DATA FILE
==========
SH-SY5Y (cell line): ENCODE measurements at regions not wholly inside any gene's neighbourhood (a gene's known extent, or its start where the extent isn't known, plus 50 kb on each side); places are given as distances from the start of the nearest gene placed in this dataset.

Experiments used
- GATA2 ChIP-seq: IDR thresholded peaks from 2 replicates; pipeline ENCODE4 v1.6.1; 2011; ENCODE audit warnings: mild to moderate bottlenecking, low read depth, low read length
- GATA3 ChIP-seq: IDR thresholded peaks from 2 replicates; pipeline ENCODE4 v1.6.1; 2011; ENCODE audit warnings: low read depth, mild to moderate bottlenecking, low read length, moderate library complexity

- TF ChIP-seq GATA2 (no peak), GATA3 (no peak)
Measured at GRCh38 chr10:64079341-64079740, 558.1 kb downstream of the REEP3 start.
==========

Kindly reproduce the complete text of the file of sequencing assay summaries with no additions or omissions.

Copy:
SH-SY5Y (cell line): ENCODE measurements at regions not wholly inside any gene's neighbourhood (a gene's known extent, or its start where the extent isn't known, plus 50 kb on each side); places are given as distances from the start of the nearest gene placed in this dataset.

Experiments used
- GATA2 ChIP-seq: IDR thresholded peaks from 2 replicates; pipeline ENCODE4 v1.6.1; 2011; ENCODE audit warnings: mild to moderate bottlenecking, low read depth, low read length
- GATA3 ChIP-seq: IDR thresholded peaks from 2 replicates; pipeline ENCODE4 v1.6.1; 2011; ENCODE audit warnings: low read depth, mild to moderate bottlenecking, low read length, moderate library complexity

- TF ChIP-seq GATA2 (no peak), GATA3 (no peak)
Measured at GRCh38 chr10:64079341-64079740, 558.1 kb downstream of the REEP3 start.